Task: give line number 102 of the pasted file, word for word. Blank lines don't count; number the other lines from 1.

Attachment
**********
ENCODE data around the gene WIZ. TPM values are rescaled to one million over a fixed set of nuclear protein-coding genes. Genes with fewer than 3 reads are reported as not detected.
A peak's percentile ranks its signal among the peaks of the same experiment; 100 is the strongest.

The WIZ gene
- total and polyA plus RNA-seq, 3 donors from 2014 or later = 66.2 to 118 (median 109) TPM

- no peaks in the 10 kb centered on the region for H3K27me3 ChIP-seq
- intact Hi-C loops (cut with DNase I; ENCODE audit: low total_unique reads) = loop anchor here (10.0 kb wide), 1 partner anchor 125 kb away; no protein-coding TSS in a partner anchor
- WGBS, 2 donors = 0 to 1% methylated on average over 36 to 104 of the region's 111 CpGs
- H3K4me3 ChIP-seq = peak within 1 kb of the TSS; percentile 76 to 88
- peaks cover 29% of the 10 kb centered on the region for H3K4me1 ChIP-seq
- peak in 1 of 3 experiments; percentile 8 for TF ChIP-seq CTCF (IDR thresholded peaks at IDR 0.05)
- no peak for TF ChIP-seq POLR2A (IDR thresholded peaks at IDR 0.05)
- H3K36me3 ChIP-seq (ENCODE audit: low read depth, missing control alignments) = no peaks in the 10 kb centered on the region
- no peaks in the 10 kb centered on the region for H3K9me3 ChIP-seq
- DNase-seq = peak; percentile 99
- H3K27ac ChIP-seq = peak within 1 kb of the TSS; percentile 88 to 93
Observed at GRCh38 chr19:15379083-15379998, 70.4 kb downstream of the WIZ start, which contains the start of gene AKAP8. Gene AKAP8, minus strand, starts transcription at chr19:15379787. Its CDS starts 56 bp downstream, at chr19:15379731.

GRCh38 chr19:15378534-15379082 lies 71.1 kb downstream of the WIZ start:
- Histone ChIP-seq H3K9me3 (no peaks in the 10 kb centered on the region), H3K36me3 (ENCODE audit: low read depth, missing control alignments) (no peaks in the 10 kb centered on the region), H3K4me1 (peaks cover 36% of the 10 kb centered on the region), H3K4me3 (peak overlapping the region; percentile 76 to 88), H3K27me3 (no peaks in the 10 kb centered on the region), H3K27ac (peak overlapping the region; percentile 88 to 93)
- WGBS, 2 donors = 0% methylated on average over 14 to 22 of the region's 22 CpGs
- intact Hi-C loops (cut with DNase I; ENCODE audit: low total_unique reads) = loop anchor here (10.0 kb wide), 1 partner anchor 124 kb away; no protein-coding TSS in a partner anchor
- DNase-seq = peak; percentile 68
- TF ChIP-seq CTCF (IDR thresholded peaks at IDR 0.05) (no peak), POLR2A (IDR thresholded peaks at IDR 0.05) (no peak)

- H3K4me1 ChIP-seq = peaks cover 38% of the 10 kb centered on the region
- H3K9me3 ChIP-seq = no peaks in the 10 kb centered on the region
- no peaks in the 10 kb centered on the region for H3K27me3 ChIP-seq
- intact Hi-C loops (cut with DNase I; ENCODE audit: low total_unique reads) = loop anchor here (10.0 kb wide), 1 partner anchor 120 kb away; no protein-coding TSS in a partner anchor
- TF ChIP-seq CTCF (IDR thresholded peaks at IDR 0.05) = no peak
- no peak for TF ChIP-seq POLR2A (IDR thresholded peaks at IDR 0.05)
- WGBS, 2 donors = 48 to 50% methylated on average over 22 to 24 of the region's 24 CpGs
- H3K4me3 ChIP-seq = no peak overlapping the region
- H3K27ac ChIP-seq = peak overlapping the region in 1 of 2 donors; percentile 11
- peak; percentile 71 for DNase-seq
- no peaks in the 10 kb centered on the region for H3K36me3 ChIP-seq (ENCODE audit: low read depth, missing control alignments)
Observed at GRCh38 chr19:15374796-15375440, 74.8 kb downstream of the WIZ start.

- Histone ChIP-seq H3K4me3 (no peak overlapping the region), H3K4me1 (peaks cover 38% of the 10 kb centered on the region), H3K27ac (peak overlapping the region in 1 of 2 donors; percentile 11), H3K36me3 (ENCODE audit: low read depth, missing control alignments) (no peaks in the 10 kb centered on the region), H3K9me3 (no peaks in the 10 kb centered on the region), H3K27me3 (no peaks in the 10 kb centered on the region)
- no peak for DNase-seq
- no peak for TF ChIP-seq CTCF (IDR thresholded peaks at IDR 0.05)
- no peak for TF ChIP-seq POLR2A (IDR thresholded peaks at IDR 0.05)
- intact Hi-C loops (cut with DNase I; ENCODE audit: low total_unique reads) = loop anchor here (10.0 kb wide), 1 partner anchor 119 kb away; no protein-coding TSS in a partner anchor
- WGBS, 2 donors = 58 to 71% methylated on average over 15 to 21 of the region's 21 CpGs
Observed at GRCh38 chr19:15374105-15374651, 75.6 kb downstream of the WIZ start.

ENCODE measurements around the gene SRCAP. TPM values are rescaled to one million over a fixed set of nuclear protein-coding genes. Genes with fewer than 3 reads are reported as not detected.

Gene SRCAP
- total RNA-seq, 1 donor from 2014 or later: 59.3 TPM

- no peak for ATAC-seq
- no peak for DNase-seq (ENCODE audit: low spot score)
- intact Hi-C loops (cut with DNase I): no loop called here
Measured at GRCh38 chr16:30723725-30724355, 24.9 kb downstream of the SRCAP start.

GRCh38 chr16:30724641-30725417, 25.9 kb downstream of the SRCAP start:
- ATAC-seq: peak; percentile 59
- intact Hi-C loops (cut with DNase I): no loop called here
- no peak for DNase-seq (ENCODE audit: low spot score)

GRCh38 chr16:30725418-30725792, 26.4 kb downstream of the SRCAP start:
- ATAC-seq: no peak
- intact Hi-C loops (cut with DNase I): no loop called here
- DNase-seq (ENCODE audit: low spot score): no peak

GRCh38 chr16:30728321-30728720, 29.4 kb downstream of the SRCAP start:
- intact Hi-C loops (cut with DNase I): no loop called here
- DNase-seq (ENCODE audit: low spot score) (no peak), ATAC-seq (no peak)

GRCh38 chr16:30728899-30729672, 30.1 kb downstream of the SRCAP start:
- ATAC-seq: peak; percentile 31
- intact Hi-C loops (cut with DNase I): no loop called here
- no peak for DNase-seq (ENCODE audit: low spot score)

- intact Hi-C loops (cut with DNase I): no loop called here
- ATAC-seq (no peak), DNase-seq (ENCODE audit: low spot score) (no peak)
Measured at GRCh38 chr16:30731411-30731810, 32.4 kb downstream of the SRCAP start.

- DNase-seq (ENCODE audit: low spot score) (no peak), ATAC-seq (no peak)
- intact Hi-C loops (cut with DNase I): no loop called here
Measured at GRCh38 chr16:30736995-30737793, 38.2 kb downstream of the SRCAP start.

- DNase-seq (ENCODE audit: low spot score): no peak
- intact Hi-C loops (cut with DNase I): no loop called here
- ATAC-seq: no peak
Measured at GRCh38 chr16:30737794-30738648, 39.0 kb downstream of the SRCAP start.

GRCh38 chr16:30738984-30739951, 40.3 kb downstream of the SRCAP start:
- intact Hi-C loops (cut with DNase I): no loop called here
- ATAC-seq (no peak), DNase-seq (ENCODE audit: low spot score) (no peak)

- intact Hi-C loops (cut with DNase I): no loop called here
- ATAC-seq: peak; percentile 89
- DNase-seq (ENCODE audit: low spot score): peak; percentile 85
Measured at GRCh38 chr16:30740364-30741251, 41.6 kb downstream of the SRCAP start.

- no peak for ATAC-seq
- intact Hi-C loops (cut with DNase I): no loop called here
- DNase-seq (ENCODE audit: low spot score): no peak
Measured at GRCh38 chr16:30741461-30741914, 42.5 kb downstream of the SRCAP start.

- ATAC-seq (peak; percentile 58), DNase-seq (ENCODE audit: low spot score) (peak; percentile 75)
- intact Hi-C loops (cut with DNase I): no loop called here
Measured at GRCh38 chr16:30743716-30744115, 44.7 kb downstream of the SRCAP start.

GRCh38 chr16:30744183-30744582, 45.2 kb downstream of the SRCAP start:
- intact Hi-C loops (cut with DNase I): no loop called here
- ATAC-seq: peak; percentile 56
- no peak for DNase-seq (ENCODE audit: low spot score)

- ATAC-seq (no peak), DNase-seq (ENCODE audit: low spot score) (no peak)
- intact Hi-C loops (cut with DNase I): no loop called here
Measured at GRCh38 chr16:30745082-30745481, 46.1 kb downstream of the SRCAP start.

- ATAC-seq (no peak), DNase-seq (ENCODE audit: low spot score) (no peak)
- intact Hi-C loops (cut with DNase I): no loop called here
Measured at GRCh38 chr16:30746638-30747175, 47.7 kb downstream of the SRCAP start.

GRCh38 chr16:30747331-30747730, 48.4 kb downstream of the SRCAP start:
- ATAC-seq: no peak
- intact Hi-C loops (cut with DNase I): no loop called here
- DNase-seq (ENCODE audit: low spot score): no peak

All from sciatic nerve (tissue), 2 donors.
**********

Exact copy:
All from sciatic nerve (tissue), 2 donors.